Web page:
After all these mathematical foundations and hard work, when it comes to applying these principles in industries in the US, they try to make it simple and easy. They associate single digit numbers with some activities for people to easily remember and repeat. Below are examples of how I was trained to think and associate numbers with key activities:

One: To achieve success as an entrepreneur or corporate employee, one needs to have single mindedness. Some of the situations are:

> There needs to be one overarching VISION for success.

> One LEADER to follow by everyone and lead the team/company

> One GOAL for everyone and minimal confusion

TWO: Just like couplets in Thirukkural which provide concepts and examples together to reinforce the principles, it is important to find partners that compliment you. Some of those Yin and Yang are:

> To create successful startups, it is important to have a business minded person to partner with technology or product people. Great partnerships such as this with trust help navigate critical times easily.

> Go to market (GTM) involves complex and multiple parties. The effective solution to the enterprise market is the dual approach of creating opportunities by going to the end user/customer while working with channels to scale the success.

Three: As things get complicated, we tend to add a very long list of items and struggle with prioritizing or focusing. Successful people who are able to extract three important and impactful items and focus on them. Few such items are:

> When a person meets with their managers or mentors, clearly identify three items to discuss and less than three asks.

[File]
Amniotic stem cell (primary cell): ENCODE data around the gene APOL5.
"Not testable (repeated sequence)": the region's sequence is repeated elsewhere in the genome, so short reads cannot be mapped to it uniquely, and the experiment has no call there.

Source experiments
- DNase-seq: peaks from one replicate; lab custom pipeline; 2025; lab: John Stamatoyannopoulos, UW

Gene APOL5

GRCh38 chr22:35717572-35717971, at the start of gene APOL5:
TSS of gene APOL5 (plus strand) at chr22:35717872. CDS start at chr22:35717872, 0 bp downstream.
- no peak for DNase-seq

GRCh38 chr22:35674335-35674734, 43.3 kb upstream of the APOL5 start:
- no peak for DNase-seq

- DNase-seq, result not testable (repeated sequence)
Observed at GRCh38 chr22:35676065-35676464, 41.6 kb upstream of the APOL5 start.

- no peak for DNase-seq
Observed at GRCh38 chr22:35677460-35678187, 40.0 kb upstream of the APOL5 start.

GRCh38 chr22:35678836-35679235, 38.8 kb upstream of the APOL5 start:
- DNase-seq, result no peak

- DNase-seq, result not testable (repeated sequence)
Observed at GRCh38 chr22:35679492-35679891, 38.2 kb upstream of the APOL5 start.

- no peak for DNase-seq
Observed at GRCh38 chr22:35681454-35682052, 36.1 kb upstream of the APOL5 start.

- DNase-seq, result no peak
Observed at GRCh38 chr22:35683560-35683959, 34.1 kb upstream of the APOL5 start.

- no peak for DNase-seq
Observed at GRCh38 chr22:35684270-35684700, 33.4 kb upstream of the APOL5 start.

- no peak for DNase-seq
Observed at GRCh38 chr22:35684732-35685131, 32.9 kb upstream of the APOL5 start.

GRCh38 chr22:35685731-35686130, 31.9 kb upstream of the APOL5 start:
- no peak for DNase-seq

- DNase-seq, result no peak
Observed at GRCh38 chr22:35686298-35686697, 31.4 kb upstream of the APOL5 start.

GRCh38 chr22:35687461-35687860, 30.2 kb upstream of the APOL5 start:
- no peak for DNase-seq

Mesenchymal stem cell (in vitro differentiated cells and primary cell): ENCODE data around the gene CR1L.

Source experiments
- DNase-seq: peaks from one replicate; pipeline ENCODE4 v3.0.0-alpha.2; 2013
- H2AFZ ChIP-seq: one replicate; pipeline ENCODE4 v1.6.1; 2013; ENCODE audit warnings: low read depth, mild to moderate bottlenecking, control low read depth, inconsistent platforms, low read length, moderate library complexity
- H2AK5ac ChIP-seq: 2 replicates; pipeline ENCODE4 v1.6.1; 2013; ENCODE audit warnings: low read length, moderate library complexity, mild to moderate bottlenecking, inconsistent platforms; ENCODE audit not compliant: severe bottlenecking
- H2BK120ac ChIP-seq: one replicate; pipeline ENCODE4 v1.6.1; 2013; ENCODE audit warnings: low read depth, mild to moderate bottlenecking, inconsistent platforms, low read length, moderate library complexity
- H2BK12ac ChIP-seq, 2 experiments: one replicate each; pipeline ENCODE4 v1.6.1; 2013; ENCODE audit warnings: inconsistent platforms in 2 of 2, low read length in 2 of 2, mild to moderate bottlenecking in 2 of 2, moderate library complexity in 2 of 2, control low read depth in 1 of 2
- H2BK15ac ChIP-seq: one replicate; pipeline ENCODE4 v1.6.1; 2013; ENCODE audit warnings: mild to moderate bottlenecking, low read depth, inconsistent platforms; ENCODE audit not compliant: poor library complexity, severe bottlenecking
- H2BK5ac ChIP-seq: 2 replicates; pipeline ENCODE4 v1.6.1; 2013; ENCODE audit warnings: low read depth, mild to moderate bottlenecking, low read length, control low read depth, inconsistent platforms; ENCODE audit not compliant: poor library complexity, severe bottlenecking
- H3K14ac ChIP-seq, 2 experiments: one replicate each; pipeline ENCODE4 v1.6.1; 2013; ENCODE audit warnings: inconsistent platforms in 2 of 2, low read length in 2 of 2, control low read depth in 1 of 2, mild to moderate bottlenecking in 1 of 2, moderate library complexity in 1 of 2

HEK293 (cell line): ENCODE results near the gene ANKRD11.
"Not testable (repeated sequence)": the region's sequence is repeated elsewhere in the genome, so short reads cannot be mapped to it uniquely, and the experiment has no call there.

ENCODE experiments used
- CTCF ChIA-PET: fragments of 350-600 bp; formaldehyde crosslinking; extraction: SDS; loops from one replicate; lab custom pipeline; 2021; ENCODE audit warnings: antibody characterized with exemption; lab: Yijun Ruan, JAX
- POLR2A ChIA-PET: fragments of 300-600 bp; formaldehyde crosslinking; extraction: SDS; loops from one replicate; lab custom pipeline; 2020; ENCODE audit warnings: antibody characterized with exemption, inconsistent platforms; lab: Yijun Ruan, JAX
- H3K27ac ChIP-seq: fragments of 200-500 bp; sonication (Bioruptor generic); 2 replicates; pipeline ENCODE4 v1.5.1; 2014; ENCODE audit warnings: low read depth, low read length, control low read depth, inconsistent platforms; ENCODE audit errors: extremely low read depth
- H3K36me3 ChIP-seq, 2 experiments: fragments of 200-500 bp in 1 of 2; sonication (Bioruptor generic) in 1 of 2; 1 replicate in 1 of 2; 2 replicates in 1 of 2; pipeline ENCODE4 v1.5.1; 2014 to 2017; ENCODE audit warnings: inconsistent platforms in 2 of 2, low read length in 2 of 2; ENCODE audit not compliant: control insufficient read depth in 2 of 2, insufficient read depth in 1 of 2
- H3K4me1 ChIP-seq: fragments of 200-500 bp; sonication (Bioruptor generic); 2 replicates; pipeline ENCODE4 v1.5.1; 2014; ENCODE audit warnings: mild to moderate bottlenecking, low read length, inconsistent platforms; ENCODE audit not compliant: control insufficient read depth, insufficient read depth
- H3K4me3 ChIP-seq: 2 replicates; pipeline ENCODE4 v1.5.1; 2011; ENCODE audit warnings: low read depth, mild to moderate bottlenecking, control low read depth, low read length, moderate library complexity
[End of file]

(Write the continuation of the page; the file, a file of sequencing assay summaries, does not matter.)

> During my writings, to simplify the process and be easy to understand, I tend to go with three supporting paragraphs, mostly.

There are similar concepts to go from 1 to 10. I am here leaving with titles for others to explore further:

Four: 4Ps, People, product, process, partnership

Five: PLC (Product Life Cycle) phases

Six: Six sigma for quality

Seven: 6–8 Number of direct Reports for effective management. I average 7.

Eight: 80/20 rule which I wrote about in another article.

Nine: In the enterprise market, reliability or latency is measured using the number of nines in the response. Eg: 99.9999 (Four nines, 6 nines for quality or response).

Understanding and applying basic math principles by associating those numbers with actions makes it easier to implement these concepts. Those concepts turn into projects and companies. Rather than making everything complex and explaining them using convoluted language, as a leader, it’s important to simplify those requirements into simple number schemes. My foundation was clearly set up by the late Mr. Ambalavanar and many other teachers in Sri Lanka. After that it was about scaling those concepts into products and companies set by USA education and early career development. Numbers make things so easy and thanks to all those helped me achieve the results.

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Entrepreneur, Founder of multiple successful startups, Mentor/coach, Angel investor (Sandhill Angels) and Positive thinker

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Ruban Kanapathippillai

Entrepreneur, Founder of multiple successful startups, Mentor/coach, Angel investor (Sandhill Angels) and Positive thinker